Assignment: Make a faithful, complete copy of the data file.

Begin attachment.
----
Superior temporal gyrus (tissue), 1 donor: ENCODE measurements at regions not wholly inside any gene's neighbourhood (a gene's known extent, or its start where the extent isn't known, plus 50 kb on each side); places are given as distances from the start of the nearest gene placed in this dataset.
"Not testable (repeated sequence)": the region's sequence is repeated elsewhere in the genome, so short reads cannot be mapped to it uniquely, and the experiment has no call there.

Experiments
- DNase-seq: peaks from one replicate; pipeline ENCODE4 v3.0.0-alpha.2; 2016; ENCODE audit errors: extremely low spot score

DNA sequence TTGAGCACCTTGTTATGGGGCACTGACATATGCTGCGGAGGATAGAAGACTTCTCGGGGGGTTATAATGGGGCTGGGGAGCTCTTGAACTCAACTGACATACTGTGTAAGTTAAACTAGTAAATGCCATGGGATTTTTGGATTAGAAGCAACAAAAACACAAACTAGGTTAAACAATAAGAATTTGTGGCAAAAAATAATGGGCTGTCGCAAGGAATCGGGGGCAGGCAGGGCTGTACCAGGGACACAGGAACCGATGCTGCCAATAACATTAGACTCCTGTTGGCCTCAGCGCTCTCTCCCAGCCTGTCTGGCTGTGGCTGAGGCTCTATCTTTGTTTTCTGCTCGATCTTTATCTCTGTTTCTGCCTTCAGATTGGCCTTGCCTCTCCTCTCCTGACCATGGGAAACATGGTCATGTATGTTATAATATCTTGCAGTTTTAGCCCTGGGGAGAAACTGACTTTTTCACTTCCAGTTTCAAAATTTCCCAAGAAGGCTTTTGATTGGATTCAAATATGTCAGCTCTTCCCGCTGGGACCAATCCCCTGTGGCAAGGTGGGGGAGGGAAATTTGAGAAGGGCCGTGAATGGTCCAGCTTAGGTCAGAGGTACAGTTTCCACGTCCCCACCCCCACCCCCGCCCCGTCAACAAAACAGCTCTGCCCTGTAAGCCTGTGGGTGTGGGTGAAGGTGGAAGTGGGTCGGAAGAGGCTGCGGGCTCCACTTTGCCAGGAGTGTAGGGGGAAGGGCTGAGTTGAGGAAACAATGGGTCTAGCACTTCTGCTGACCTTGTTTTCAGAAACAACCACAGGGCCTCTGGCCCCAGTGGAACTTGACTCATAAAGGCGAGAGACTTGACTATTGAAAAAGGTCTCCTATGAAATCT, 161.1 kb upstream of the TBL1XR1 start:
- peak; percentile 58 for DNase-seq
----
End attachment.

Superior temporal gyrus (tissue), 1 donor: ENCODE measurements at regions not wholly inside any gene's neighbourhood (a gene's known extent, or its start where the extent isn't known, plus 50 kb on each side); places are given as distances from the start of the nearest gene placed in this dataset.
"Not testable (repeated sequence)": the region's sequence is repeated elsewhere in the genome, so short reads cannot be mapped to it uniquely, and the experiment has no call there.

Experiments
- DNase-seq: peaks from one replicate; pipeline ENCODE4 v3.0.0-alpha.2; 2016; ENCODE audit errors: extremely low spot score

DNA sequence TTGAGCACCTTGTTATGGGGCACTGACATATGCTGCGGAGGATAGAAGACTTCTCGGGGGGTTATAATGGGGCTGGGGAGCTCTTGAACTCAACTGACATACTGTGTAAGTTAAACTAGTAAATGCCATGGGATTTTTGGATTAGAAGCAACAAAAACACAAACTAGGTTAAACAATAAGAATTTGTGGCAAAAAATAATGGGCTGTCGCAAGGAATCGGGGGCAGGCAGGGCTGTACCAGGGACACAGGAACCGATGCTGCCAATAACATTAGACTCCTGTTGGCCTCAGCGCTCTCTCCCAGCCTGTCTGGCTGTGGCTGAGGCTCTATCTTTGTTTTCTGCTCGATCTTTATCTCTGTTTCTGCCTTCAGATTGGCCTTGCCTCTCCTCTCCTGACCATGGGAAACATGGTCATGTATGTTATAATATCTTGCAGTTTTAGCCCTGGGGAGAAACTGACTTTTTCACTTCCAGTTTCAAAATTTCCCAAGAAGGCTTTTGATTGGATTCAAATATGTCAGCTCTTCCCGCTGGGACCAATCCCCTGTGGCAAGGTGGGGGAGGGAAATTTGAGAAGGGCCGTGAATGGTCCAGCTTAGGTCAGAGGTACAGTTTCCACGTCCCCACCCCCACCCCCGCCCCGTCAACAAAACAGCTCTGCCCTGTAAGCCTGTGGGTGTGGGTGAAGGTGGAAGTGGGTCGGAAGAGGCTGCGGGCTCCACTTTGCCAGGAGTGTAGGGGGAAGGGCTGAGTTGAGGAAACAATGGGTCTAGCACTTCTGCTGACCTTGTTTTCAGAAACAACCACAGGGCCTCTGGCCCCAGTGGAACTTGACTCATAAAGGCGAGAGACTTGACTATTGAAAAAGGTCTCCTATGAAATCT, 161.1 kb upstream of the TBL1XR1 start:
- peak; percentile 58 for DNase-seq